Minnesota Democrat sues to have House race held in November
Rep. Angie Craig (D-Minn.) filed a federal lawsuit to allow her district’s House race to be held in November after a minor party candidate’s death pushed the election back to February.
Craig, who is running to keep her seat for Minnesota’s 2nd Congressional District, filed a federal complaint to counter the state law that forces a February special election after Adam Weeks, the Legal Marijuana Now Party’s candidate, died suddenly last week.
Weeks died 40 days before Election Day, which activated a state law mandating the election be delayed. No cause of death was provided.
Under state law, Craig would be required to vacate her seat when the new Congress was sworn in and wait for the February special election.
Craig argued in a statement that federal law requires the election to proceed in November and that a February election would leave people in her district without representation at the beginning of the 117th Congress.
“The people of Minnesota’s Second Congressional District deserve to have a voice fighting for them in Washington,” she said.
“Unfortunately, the process currently in place would deprive Minnesotans of their seat at the table when critical legislation affecting our state will be debated – including bills to rid politics of special interests, ensure quality affordable health care for every Minnesotan and safeguard our family farmers,” she added.
The Minnesota Democrat said she “strongly” urges voters to continue to fill out their ballots “to ensure that every Minnesotan has the representation they deserve in Congress next year.”
Today, I filed a federal complaint to ensure that the election in #MN02 will proceed as required by federal law and that my constituents will not be without Congressional representation in 2021. Read my statement below and please continue to mark your ballot in this race: pic.twitter.com/WfO9q9fGye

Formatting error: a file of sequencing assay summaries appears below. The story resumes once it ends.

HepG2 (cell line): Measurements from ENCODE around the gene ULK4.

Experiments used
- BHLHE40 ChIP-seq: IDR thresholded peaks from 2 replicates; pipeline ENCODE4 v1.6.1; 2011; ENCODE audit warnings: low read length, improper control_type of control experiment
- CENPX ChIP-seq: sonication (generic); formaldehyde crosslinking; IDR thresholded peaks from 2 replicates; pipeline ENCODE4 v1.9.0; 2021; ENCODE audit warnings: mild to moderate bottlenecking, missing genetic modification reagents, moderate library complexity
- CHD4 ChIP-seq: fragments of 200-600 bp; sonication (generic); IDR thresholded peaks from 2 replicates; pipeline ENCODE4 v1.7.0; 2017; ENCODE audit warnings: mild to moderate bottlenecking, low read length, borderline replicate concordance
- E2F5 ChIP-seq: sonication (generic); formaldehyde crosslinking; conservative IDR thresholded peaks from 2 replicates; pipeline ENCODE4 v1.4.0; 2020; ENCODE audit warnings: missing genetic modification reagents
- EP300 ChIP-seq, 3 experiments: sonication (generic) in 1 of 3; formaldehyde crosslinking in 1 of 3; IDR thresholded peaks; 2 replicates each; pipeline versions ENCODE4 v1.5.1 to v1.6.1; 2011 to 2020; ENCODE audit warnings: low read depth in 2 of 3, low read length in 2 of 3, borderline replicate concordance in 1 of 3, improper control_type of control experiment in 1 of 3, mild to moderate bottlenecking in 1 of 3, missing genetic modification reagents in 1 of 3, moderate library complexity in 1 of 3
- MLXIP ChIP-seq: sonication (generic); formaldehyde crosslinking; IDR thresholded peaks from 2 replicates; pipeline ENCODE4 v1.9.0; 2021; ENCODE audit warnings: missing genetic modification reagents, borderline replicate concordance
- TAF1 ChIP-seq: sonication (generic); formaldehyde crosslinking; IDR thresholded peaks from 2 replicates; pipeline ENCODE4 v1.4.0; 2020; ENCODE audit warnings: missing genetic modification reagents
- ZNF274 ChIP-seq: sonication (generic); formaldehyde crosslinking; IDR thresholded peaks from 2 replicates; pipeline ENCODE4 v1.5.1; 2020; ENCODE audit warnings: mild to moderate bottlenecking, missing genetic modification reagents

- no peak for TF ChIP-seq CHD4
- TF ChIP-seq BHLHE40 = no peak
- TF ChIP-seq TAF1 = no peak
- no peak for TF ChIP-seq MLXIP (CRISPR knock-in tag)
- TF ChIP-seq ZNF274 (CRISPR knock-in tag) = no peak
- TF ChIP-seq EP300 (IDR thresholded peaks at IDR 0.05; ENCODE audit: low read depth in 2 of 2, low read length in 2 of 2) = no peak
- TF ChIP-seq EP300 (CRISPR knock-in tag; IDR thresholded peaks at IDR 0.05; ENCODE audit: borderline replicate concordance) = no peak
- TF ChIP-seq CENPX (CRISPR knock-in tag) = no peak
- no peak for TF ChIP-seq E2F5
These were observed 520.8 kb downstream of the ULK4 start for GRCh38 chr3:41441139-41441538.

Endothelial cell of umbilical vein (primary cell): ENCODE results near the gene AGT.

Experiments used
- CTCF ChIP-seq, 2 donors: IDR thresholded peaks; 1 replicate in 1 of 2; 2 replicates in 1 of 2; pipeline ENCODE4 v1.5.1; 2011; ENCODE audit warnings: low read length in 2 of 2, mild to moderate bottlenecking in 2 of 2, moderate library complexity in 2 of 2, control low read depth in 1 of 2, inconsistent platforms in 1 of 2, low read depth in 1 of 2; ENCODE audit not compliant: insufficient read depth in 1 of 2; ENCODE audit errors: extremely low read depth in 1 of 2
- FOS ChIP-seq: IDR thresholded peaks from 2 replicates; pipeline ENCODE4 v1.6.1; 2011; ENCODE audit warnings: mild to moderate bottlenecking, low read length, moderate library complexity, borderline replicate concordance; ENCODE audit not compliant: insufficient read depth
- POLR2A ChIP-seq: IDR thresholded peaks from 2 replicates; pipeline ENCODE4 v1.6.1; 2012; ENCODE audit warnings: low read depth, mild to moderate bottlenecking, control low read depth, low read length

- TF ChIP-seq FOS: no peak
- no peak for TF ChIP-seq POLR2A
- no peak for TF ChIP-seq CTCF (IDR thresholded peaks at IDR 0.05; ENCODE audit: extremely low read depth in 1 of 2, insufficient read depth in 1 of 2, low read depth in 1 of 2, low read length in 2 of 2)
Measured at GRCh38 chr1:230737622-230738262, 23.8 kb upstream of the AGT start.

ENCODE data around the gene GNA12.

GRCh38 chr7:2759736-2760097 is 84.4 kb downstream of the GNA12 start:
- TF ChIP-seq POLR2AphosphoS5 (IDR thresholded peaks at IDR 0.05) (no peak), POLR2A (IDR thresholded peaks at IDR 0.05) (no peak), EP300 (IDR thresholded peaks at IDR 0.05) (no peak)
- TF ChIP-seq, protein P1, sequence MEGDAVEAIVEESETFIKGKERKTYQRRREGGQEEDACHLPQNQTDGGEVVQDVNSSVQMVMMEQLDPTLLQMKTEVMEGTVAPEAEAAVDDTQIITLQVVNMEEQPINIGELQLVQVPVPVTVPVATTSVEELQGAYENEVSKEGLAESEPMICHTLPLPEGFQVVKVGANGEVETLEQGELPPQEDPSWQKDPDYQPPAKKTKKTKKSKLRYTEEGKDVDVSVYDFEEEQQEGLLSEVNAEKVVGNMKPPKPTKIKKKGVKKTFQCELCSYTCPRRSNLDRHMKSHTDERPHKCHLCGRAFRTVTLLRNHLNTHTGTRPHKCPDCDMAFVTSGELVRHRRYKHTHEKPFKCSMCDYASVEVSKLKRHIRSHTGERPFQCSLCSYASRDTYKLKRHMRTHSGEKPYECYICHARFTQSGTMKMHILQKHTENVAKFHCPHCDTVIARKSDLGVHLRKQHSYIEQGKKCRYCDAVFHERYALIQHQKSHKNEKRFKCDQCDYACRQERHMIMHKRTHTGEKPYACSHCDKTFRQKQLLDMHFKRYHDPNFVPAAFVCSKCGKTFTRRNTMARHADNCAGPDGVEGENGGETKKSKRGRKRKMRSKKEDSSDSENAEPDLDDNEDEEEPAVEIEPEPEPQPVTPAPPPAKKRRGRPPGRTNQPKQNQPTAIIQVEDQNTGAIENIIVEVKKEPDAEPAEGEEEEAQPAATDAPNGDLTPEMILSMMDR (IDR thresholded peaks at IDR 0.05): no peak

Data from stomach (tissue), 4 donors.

— Angie Craig (@AngieCraigMN) September 28, 2020
In her lawsuit, Craig alleges Minnesota Secretary of State Steve Simon (D) is “in clear violation of federal law,” according to CBS affiliate WCCO in Minneapolis.
Simon declined to comment on pending litigation.
Craig is running against Republican candidate Tyler Kistner, whose campaign released a statement early Monday saying the Democrat “is trying to play politics with Minnesotans’ voting rights.”
“Despite Secretary of State Simon being crystal clear that there will be a special election in February, Angie Craig is trying to rewrite laws to disenfranchise voters,” his campaign said. “The people in Minnesota’s Second Congressional District will not be fooled.”
His campaign noted the state law was passed in 2013 with bipartisan support and the backing of the Democratic-Farmer-Labor party in the state.
The law requires the election to be delayed to the second Tuesday of February if a major party candidate dies within 79 days of Election Day.
—Updated Tuesday at 10:24 a.m.